Though in the various examples which I have here drawn together, these several great men behaved themselves very differently towards the wits of the age who had reproached them; they all of them plainly shewed that they were very sensible of their reproaches, and consequently that they received them as very great injuries. For my own part, I would never trust a man that I thought was capable of giving these secret wounds; and cannot but think that he would hurt the person whose reputation he thus as: saults, in his body or in his fortune, could he do it with the same security. There is indeed something very barbarous and inliuman in the ordinary scribblers of lampoons: an innocent young lady shall be exposed for an unhappy feature; a father of a family turned to ridicule, for some domestic calamity; a wife be made uneasy all her life, for a misinterpreted word or action; nay, a good, a temperate, and a just man, shall be put out of countenance by the representation of those qualities that should do him honour. So pernicious a thing is wit when it is not tempered with virtue and humanity.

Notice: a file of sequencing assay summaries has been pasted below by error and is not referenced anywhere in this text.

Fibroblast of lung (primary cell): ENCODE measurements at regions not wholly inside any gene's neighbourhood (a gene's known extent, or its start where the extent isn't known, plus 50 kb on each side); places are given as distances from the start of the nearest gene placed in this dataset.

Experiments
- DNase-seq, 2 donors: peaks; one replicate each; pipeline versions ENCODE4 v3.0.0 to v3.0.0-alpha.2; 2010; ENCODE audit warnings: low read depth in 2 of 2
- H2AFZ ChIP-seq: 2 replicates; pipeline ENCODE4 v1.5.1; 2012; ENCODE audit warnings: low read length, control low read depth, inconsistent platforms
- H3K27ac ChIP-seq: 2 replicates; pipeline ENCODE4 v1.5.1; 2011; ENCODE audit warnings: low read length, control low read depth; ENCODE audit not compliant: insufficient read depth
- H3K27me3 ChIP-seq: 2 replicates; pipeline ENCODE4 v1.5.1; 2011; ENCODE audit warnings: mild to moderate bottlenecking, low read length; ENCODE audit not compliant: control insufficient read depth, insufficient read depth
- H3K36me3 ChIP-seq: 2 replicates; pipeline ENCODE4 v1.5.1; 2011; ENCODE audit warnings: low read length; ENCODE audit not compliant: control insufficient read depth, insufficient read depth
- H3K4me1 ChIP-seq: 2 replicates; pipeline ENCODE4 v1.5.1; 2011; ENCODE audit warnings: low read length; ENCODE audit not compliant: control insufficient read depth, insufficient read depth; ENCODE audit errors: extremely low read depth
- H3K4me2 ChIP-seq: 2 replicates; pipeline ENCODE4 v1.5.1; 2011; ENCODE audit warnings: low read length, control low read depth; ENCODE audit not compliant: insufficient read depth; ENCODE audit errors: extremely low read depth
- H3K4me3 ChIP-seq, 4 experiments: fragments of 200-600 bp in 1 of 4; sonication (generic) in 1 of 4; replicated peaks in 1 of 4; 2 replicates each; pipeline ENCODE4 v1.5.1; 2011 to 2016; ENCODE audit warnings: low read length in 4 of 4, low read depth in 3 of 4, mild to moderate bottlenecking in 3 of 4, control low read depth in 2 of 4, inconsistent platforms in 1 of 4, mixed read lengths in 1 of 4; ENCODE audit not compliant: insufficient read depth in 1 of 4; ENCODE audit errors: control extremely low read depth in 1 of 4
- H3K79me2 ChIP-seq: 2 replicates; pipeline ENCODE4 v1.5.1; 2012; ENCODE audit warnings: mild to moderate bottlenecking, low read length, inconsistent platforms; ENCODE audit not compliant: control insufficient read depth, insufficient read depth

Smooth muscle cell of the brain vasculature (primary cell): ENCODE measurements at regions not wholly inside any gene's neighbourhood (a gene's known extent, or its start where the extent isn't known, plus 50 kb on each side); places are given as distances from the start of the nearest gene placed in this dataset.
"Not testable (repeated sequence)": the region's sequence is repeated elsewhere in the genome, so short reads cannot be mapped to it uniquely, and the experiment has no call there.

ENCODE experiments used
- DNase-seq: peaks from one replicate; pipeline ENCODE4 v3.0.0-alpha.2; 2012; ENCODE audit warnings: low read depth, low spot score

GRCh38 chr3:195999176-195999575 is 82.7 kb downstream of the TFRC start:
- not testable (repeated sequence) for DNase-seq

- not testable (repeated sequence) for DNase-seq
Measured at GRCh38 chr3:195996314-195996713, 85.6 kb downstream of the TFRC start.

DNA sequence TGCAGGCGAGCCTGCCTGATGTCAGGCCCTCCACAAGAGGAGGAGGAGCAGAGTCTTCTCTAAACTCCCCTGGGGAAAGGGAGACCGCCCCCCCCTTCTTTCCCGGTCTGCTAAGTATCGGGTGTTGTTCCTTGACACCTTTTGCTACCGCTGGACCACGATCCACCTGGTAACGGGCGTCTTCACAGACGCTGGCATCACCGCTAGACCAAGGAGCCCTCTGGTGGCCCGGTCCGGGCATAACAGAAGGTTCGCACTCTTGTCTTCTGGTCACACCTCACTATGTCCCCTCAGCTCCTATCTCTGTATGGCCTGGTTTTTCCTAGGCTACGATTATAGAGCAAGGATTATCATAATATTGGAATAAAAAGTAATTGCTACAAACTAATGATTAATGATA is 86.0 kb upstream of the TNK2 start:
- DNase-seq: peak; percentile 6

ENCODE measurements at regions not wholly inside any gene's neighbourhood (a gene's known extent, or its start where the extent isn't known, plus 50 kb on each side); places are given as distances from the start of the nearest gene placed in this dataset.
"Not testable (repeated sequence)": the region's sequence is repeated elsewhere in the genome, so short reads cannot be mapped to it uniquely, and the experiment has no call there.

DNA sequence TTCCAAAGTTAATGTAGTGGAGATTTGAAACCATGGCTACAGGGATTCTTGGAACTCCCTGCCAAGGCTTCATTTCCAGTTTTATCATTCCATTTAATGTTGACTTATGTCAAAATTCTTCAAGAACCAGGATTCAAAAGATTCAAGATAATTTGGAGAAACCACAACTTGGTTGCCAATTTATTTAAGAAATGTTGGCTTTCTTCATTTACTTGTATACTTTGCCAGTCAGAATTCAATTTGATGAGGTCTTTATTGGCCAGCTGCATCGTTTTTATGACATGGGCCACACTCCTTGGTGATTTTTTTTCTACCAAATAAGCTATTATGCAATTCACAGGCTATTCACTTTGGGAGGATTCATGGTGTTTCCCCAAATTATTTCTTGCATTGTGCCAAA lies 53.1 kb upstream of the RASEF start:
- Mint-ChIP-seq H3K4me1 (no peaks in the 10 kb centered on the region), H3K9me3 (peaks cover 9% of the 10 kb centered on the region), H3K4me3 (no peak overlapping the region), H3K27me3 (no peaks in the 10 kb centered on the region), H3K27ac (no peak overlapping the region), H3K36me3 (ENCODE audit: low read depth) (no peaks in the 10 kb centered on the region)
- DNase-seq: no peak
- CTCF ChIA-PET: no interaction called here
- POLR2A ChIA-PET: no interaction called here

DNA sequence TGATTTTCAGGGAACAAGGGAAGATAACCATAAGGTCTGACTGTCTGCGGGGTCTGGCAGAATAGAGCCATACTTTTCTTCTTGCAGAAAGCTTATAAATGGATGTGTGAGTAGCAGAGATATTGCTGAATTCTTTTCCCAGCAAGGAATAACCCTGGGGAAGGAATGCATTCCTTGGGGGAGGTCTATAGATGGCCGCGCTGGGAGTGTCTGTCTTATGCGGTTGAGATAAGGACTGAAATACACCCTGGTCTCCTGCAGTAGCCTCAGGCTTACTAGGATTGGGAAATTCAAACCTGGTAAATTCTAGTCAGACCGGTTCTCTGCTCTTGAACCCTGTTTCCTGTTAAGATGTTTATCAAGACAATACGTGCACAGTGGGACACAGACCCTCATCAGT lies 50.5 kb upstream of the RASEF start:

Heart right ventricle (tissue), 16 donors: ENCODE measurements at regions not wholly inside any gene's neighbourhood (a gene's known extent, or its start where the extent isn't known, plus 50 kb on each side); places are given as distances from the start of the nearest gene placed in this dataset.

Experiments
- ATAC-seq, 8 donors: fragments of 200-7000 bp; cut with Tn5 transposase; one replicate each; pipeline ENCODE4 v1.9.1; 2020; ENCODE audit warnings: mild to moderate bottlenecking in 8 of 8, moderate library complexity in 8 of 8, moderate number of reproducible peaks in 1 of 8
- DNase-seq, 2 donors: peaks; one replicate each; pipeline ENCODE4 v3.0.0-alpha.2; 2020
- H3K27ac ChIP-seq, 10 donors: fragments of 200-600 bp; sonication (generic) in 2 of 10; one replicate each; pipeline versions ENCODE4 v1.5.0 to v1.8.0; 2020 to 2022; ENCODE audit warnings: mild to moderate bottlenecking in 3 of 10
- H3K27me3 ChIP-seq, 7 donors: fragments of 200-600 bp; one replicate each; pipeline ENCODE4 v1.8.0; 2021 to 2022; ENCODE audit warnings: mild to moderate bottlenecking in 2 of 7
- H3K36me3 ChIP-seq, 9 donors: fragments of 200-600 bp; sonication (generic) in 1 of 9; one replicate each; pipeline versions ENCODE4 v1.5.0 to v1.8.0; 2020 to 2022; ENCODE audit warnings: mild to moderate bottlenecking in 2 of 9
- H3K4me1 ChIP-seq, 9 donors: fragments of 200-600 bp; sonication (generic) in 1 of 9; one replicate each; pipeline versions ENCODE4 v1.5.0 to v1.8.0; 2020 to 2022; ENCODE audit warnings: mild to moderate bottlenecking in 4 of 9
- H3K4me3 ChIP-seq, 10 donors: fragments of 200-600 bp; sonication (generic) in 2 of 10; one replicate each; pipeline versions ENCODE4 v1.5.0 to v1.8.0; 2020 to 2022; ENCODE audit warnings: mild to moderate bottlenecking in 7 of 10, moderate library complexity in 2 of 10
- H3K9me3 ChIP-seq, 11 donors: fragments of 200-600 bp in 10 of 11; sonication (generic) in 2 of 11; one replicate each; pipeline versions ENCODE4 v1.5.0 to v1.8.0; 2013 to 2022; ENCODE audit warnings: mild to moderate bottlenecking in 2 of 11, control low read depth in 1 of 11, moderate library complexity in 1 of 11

I have, indeed, heard of heedless inconsiderate writers, that without any malice have sacrificed the reputation of their friends and acquaintance, to a certain levity of temper, and a silly ambition of distinguishing themselves by a spirit of raillery and satire; as if it were not infinitely more honourable to be a gond-natured man, than a wit. Where there is this little petulant humour in an author, he is often very inischievous without designing to be so. For which reason I always lay it down as a rule, that an indiscreet man is more hurtful than an ill-natured one; for as the latter will only attack his enemies, and those he wishes ill to, the other injures indifferently both friends and foes. I cannot forbear, on this occasion, transcribing a fable out of Sir Roger l'Estrange, which accidentally lies before me: "A company of waggish (boys were watching of frogs at the side of a pond,